Industrial Use of Lab-Grown Diamonds

As noted, the key driver for artificial diamonds is the large and growing demand for these stone that stems from industries. Those that are involved in the manufacture, rely on synthetic diamonds as cutting implements, and even in the production of large drilling equipment diamond containing tools and machines are used in major mineral excavation projects. According to industry reports, around 100 tons of artificial diamonds are produced annually around the globe. With companies like Diamond Innovations, Sumitomo Electric, and even major natural diamond miners such as De Beers now leading the way (1). With so many diamonds being artificially produced one may be tempted to think that this will come to erode the market for natural diamonds. However, there are deeper reasons as to which this is not so. For a start diamonds which are sourced naturally from nature are still viewed as unique and hence command a higher market value. But this could change.

Factors driving the popularity of lab-grown diamonds

As noted the popularity of lab-grown diamonds has historically been led by industrial demand. Companies involved in manufacture and extraction have long understood the many capabilities that diamonds possess. However getting them in bulk, consistently over time entails a considerable cost. Especially given the limited supply of natural diamonds, and the difficulty of mining for new sources. Owing to the demand, a number of private ventures have moved into space, and have succeeded in driving the supply of artificial diamonds. With advances in technology speeding things up even further. Given the growing supply of artificial diamonds, and their wider recognition has led to the changing attitudes of these carbon-based stones, even in the consumer space. Such as:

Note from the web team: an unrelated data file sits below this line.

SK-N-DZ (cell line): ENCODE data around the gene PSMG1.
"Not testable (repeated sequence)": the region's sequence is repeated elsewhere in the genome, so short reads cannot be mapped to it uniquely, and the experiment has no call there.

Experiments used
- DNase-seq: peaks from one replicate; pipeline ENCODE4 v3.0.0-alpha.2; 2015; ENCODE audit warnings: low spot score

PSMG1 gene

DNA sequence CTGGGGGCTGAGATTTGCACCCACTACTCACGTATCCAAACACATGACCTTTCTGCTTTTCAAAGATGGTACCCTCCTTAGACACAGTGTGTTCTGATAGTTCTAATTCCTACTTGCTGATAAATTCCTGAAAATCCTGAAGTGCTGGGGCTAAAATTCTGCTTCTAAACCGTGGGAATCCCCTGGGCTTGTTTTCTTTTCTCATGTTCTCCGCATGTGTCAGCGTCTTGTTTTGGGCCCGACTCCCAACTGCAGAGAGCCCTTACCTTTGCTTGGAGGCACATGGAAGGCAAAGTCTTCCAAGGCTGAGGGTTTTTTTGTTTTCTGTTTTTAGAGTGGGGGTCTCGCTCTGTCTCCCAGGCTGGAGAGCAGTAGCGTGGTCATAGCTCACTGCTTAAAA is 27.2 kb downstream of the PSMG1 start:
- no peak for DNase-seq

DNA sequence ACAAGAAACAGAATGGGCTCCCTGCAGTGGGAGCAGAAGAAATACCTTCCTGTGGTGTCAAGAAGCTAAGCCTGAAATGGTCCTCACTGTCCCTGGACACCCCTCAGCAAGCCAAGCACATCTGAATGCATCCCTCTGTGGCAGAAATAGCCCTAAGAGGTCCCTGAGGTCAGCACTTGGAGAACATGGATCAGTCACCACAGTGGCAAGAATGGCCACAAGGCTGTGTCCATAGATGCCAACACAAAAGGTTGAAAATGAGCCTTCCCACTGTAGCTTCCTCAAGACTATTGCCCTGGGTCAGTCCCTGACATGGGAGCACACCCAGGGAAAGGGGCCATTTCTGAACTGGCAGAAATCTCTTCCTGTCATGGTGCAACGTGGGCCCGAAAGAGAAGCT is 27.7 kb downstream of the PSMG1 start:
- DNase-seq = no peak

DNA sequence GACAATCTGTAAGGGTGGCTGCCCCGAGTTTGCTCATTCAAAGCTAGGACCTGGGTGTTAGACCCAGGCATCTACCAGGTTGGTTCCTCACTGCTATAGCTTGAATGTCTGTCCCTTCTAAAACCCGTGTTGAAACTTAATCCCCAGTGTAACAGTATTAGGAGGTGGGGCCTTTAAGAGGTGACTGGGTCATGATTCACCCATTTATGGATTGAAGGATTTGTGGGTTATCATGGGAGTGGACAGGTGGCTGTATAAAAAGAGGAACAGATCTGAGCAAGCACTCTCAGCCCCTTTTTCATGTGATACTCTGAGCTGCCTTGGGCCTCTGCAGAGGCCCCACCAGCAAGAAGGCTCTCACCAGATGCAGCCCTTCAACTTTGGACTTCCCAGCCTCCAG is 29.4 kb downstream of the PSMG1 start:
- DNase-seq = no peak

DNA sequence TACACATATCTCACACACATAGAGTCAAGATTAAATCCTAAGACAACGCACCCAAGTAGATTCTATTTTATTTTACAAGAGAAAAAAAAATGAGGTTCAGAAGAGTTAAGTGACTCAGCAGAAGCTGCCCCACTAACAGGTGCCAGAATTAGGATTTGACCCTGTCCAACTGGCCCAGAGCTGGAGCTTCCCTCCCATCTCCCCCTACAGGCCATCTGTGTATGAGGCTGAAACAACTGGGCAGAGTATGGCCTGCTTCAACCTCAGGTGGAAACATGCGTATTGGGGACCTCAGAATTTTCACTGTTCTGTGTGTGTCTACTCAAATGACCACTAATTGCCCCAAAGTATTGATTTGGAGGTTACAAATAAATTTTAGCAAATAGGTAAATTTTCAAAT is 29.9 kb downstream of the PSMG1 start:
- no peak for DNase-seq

The Ethical Character of Synthetic Diamonds

In a world where the conservation of nature and the importance of sustainable business practices are gaining ground, the controversy that has been associated with natural diamonds: their mining and trade, has, given the times driven the popularity of lab-grown alternatives. These synthetic diamond variants are viewed as more ethical alternatives. As the importance of ethics in business and the need for environmental protection, along with the need to become a part of the pro-environmental movement. Which has in turn driven the demand for lab-grown diamond alternatives. In this regard owning a lab-grown diamond is viewed as a symbol of a person’s convictions. So wearing an ethically made diamond engagement, for example, despite being cheaper, is still valued for its environmentally friendly character.